by Bill McBride on 1/06/2012 10:01:00 AM
Friday, January 06, 2012
This was a decent report compared to expectations, but it was still weak compared to the number of people unemployed and the high level of unemployment.
There were 200,000 payroll jobs added in December. This included 212,000 private sector jobs added, and 12,000 government jobs lost. The unemployment rate fell to 8.5% from a revised 8.7% in November (revised from 8.6%). U-6, an alternate measure of labor underutilization that includes part time workers and marginally attached workers, declined to 15.2% - this remains very high. U-6 was in the 8% range in 2007.
For the year, the economy added 1.64 million total non-farm jobs or just 137 thousand per month. This is a better pace of payroll job creation than in 2010, but the economy still has 6.0 million fewer payroll jobs than at the beginning of the 2007 recession.
There were 1.92 million private sector jobs added in 2011, or about 160 thousand per month.
Both the participation rate and the employment population ratio were unchanged in December at 64.0% and 58.5% respectively.
The average workweek was increased slightly to 34.4 hours, and average hourly earnings increased 0.2%. "The average workweek for all employees on private nonfarm payrolls increased by 0.1 hour to 34.4 hours in December. ... In December, average hourly earnings for all employees on private nonfarm payrolls rose by 4 cents, or 0.2 percent, to $23.24. Over the past 12 months, average hourly earnings have increased by 2.1 percent." This is sluggish earnings growth, and earnings are being impacted by the large number of unemployed and marginally employed workers.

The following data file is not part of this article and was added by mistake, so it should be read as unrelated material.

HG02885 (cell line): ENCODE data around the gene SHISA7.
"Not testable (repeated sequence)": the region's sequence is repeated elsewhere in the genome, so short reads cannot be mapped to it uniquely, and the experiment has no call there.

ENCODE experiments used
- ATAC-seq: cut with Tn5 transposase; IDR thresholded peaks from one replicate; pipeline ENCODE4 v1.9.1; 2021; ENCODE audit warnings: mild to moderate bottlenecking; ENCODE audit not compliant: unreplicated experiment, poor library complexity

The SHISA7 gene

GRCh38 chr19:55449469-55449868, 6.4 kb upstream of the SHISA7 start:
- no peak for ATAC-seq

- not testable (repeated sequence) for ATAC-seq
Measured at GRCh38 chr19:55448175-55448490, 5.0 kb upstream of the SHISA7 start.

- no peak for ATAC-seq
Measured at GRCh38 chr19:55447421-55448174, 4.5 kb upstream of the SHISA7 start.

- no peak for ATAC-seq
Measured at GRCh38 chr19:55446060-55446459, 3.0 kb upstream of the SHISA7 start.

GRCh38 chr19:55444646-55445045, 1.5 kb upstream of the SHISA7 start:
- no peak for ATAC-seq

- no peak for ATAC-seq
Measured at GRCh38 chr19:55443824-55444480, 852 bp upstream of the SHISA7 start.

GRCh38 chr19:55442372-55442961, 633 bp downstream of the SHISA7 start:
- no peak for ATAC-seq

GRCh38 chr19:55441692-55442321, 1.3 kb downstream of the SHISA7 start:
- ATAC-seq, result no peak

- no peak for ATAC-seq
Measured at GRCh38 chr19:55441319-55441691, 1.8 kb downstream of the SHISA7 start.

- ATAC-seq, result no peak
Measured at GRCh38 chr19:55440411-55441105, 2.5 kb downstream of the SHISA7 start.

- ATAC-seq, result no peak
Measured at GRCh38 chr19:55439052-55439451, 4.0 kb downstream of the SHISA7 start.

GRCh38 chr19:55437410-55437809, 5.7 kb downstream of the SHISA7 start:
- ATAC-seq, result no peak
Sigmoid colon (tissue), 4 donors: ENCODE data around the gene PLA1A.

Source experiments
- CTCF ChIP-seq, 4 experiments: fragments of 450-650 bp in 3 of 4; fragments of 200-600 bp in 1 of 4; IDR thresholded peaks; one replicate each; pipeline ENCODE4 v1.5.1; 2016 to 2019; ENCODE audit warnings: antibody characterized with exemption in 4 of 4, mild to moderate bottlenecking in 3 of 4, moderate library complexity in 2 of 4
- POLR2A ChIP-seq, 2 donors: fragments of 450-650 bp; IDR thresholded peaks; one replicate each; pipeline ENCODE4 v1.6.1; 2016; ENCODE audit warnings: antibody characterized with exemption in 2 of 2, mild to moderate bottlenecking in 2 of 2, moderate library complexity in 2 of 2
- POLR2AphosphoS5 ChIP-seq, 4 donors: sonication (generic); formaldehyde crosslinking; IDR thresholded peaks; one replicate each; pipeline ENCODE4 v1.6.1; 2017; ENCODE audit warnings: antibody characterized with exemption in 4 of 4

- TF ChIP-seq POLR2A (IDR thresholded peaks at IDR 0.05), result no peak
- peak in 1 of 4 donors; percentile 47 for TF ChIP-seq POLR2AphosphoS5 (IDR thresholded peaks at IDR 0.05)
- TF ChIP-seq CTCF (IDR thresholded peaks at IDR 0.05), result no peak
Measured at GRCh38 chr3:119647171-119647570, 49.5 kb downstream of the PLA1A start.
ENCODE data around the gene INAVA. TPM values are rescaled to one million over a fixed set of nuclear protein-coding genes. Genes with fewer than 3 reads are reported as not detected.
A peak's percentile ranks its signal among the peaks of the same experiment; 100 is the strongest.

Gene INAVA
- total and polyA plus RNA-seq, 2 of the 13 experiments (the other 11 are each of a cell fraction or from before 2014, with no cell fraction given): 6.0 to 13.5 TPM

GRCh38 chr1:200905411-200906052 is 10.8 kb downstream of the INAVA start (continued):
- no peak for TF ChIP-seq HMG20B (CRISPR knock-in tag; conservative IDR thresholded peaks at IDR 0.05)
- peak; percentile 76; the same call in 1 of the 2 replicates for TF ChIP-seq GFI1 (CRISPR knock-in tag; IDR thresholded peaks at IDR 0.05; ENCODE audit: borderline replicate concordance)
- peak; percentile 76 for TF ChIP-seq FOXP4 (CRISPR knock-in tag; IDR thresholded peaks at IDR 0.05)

There are a total of 13.1 million Americans unemployed and 5.6 million have been unemployed for more than 6 months. Still very grim.
Overall this was a decent report compared to expectations, but still weak given the slack in the economy.
Percent Job Losses During Recessions
Click on graph for larger image.
This graph shows the job losses from the start of the employment recession, in percentage terms - this time aligned at maximum job losses.
In the previous post, the graph showed the job losses aligned at the start of the employment recession.
Part Time for Economic Reasons
From the BLS report:
The number of persons employed part time for economic reasons (sometimes referred to as involuntary part-time workers) declined by 371,000 to 8.1 million in December.This is the lowest level since January 2009.
These workers are included in the alternate measure of labor underutilization (U-6) that decreased to 15.2% in December from 15.6% in November.
Unemployed over 26 Weeks
This graph shows the number of workers unemployed for 27 weeks or more.
According to the BLS, there are 5.588 million workers who have been unemployed for more than 26 weeks and still want a job. This was down from 5.680 million in November. This is still very high, but this is the lowest number since Oct 2009. Long term unemployment remains a serious problem.
More graphs coming ...